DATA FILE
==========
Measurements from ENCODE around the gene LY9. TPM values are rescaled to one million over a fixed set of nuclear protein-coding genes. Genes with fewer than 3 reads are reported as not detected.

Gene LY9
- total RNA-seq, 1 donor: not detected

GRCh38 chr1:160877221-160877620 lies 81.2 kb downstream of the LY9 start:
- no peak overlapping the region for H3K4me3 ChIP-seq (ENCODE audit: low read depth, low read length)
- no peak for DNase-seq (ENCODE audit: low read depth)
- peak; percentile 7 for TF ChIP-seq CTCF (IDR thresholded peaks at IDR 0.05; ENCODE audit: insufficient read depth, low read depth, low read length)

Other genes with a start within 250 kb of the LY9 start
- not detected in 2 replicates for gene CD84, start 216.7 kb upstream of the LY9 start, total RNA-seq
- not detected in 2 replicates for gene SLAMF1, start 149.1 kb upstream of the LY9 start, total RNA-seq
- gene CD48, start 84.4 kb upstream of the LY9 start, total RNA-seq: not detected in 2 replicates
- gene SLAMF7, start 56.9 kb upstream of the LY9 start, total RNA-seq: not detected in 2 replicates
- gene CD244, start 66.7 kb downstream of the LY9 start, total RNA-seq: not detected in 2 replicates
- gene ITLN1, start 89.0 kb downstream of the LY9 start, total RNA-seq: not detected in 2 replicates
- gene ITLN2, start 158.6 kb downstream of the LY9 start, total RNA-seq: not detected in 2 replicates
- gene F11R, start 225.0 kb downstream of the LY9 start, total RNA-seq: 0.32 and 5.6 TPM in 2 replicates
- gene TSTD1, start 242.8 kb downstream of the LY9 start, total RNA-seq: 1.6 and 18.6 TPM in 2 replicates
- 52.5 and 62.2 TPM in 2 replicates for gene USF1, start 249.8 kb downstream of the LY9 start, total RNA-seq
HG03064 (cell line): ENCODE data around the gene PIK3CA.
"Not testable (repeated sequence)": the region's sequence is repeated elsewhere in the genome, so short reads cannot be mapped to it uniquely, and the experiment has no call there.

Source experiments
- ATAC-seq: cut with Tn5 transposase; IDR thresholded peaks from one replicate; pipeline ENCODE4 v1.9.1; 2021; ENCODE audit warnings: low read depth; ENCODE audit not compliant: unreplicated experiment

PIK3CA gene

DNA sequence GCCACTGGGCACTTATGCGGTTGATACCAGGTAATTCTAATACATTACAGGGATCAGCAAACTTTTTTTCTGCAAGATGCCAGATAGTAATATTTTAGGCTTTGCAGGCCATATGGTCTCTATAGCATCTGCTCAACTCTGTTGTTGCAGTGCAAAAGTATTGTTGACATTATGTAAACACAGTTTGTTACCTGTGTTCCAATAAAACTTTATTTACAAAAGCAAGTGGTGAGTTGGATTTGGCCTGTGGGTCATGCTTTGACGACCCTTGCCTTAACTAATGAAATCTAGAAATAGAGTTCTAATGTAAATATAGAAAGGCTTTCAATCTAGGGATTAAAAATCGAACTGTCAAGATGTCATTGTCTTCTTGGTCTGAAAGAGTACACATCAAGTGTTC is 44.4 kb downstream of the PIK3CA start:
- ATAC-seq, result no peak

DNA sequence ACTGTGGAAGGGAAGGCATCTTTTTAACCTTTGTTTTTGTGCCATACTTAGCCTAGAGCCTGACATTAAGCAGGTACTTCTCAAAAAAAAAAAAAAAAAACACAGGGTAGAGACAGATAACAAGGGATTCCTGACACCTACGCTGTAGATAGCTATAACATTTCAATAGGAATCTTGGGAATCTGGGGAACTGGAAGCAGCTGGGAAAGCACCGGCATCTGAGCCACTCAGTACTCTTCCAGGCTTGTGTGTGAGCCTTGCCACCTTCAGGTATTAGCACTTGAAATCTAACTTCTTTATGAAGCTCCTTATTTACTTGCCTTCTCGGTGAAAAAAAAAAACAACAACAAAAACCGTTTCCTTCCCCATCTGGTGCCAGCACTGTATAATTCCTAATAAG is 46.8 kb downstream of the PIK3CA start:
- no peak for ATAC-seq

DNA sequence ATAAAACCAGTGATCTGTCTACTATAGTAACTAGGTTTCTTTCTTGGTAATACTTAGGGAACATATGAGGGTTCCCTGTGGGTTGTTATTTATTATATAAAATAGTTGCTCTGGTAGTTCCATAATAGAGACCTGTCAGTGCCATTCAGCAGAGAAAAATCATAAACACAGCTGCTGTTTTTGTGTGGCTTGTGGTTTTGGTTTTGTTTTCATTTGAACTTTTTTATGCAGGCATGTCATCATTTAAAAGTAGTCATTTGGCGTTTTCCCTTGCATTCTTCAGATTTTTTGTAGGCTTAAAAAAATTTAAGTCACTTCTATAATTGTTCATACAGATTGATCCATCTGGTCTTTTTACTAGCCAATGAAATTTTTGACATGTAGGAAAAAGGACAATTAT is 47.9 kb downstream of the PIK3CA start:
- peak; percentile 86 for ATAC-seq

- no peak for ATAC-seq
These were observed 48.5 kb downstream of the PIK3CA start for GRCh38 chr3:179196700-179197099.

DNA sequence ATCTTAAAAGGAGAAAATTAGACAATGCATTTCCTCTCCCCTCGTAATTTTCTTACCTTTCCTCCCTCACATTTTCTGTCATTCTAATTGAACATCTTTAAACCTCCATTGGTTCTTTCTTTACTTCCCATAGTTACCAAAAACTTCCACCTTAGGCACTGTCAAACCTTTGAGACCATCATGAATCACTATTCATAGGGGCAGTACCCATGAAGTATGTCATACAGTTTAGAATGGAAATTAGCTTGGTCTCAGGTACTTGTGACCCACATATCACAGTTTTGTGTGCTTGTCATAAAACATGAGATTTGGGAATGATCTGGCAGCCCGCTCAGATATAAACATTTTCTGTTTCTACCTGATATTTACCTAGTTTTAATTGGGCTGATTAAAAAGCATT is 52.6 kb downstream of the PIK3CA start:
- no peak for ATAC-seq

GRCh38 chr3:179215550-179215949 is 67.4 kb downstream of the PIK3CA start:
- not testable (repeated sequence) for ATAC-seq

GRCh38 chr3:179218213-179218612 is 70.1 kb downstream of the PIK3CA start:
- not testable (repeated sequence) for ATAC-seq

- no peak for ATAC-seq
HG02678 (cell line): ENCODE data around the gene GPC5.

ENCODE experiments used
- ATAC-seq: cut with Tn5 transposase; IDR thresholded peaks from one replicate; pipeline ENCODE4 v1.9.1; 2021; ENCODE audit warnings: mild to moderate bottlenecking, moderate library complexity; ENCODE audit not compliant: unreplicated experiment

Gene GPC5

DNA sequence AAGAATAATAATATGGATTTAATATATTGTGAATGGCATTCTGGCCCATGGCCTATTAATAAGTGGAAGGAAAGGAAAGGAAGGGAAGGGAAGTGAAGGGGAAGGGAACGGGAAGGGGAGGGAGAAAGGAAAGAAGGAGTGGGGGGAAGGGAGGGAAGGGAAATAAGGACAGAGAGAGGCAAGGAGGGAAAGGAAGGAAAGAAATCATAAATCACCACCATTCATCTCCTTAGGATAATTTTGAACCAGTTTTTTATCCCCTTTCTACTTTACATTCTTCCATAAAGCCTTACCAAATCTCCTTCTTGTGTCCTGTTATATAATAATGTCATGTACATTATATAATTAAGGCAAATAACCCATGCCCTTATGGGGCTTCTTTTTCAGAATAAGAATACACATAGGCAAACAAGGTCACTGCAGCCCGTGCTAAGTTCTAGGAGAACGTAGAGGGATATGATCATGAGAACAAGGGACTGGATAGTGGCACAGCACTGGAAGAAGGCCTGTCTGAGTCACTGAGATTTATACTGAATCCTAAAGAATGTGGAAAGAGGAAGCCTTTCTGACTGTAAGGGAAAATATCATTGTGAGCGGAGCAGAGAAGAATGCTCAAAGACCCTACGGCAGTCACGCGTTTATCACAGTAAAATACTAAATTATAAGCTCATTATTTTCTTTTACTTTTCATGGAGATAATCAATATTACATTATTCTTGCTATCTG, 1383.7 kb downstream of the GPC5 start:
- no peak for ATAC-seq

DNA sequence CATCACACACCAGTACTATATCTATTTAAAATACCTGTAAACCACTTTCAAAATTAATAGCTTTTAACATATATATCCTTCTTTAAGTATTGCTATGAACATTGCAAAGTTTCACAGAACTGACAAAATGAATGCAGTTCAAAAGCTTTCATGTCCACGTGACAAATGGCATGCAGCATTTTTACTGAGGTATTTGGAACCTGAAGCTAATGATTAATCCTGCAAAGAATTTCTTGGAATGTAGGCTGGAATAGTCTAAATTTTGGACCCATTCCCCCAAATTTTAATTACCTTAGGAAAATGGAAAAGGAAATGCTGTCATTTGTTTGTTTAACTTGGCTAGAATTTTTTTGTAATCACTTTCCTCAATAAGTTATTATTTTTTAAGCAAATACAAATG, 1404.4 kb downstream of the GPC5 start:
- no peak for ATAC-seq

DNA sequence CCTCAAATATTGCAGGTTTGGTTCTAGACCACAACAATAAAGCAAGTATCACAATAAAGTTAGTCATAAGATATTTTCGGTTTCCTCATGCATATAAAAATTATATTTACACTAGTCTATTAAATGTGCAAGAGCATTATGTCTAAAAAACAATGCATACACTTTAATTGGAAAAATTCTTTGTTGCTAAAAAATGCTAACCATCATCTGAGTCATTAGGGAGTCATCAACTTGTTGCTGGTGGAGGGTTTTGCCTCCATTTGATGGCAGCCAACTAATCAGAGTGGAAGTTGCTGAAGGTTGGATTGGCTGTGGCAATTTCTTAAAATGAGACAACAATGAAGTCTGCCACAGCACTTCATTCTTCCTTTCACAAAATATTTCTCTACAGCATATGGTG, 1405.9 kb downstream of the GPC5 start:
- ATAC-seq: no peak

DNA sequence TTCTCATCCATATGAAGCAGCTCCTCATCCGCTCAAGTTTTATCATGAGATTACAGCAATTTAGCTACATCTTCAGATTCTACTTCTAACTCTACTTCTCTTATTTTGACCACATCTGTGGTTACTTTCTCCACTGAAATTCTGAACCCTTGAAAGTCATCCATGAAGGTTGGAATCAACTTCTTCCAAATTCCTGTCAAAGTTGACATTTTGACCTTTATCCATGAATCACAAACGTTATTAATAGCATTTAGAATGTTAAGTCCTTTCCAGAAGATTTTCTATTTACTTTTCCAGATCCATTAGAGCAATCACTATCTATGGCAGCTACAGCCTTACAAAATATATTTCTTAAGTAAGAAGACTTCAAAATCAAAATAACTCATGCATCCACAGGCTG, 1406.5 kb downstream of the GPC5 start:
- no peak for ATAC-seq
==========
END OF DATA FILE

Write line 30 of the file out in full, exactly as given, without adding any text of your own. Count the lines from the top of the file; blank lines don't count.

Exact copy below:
- no peak for ATAC-seq